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This ended up being a bad negative terminal connected to the battery. The vibration at engine start was just enough to disrupt the connection. When I jumped the car, the clamp secured the terminal and the connection -- and, of course, the extra juice helped too. I confirmed at the dealership (don't judge) that the alternator and starter are fine. Make sure ...


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If he has a classic car with a positive ground (as opposed to almost all if not all modern cars that have a negative ground) then there is no danger and that is the proper terminal to disconnect. On the other hand, if his car has a negative ground this can be dangerous. The danger is present while disconnecting the battery. If while loosening the terminal ...


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My question is, Is it ok, not to have it fixed? Will this cause problems in the future if I decided not to have it fix? If the problem is the starter motor itself then leaving it has two potential downsides: It may eventually fail completely - sod's law ensures that if it does so it will be at the most inconvenient time possible, either because you're ...


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In 35 years, I've never heard of a battery exploding by itself. A battery with the negative removed will not spark. I've seen a few cars burn, but it was always due to leaking gasoline. If you can smell gasoline/petrol, it is definitely a fire hazard. If not, there is no concern.


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Well... cars (and car batteries) are made to not spontaniously catch fire. Unless if you have electrical issues, but even that is not likely to cause a fire, especially since you have the battery disconnected. If you want to be extra sure, you can remove the fuel from the fuel tank, but that's probably overkill.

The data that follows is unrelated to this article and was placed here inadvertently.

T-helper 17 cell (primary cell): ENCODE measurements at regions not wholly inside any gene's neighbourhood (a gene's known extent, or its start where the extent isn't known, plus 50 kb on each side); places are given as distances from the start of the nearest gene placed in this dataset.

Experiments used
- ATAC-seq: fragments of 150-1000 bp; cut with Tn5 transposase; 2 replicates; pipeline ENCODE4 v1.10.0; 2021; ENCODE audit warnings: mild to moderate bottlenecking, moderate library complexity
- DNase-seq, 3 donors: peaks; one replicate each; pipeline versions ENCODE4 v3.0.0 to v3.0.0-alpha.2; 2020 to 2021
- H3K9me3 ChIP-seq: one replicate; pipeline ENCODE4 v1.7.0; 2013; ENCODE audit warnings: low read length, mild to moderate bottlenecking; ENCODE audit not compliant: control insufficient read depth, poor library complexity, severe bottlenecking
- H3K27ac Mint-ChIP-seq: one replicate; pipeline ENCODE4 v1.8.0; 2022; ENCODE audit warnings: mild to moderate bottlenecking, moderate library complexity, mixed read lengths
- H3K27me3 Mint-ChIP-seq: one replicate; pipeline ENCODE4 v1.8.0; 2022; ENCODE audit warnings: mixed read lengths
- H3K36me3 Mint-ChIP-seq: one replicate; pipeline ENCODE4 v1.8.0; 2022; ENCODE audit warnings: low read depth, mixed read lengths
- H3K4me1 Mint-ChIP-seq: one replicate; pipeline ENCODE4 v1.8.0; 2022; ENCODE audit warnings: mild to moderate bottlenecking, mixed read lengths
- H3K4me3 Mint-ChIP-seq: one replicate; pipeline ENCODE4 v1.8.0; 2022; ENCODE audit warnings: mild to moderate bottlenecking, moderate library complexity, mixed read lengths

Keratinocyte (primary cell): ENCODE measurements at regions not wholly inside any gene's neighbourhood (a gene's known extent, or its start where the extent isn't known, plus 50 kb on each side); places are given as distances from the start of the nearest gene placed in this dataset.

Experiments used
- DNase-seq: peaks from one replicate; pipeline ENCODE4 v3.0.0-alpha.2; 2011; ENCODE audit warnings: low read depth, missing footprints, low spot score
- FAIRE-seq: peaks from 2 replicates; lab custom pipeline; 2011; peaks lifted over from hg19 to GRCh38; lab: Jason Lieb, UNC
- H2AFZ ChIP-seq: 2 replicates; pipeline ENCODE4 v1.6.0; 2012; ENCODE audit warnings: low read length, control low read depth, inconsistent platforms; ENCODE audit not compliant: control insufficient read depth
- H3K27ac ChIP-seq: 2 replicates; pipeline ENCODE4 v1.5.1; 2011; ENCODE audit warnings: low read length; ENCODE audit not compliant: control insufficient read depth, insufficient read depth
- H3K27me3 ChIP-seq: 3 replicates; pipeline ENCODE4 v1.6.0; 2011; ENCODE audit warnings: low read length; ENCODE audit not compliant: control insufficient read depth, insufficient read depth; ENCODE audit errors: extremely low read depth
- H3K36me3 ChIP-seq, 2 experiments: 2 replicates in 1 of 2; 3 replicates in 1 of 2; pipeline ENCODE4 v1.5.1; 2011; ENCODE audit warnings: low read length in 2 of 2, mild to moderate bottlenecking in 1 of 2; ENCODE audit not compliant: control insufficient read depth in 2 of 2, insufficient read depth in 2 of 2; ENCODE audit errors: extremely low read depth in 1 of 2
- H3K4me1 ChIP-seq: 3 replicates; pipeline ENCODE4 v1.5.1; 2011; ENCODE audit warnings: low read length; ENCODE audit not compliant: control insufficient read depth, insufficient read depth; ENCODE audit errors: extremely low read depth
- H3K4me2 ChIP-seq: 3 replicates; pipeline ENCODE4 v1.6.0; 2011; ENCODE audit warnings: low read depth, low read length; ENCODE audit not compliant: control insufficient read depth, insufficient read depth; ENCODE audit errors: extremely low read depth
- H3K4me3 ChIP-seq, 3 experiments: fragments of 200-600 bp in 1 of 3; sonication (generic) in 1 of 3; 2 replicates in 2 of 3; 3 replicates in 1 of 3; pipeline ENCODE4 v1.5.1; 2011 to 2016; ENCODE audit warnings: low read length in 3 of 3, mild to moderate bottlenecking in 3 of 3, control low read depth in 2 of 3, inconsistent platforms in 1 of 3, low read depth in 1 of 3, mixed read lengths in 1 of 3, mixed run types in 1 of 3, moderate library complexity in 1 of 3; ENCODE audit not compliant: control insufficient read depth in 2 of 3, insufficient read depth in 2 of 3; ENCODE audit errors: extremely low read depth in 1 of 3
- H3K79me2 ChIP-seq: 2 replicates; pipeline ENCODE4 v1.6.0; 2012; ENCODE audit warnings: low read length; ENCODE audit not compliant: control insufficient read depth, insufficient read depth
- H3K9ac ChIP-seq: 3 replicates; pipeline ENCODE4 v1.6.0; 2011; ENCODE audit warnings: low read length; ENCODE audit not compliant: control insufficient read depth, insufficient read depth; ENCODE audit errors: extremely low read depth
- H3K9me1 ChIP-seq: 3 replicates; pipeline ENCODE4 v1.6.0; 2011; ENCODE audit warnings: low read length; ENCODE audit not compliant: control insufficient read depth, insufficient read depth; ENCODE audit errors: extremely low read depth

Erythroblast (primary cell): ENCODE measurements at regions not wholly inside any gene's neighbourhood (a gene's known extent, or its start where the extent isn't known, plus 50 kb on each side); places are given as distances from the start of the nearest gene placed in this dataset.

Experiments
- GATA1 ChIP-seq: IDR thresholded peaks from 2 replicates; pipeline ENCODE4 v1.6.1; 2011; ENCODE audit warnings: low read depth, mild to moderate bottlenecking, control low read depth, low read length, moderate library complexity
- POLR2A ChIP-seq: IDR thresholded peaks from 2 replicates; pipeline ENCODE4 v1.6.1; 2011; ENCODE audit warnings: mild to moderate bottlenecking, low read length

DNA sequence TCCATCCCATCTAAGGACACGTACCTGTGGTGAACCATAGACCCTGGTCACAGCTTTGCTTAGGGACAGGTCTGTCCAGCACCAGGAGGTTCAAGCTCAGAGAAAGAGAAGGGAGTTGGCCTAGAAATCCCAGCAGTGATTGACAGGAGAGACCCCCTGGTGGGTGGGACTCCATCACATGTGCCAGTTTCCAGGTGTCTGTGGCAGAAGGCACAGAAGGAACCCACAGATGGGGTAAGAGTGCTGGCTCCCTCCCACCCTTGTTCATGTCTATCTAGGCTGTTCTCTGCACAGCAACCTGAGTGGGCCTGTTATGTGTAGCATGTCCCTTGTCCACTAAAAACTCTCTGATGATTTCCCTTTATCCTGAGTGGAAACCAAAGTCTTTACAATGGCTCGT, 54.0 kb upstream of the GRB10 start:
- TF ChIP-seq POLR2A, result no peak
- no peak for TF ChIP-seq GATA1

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I believe your thinking on how a thermostat works is misguided. It can be fully open or fully closed, or anywhere in between. When the engine is cold, most thermostats are completely closed and stay that way until the engine coolant gets to operating temperature, then open the needed amount to allow coolant to flow until it gets back down to the operating ...


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It depends on the type of battery that you have. All batteries have what is called a self-discharge rate. It means that the battery loses certain percentage of charge just from sitting unconnected without being charged. The best answer would be to purchase a battery maintainer, such as the "battery tender" brand, or any other that is ...


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I do what you are describing every winter in my RV and it starts fine in the spring, I have a marine disconnect on the negative terminal specifically for this purpose, and it's been fine sitting 4 to 5 months each winter since 2014. Regular lead acid batteries do have a significant self discharge rate and by the time spring rolls around you are going to be ...


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If you do only as you describe, you'll probably return to a completely dead and useless battery. According to the usbattery web site: don’t expect to charge your batteries and come back in the spring expecting everything to be okay The freezing point of a fully charged battery is listed as -80 °F and a fully discharged battery freezes at 20 °F. That may be ...


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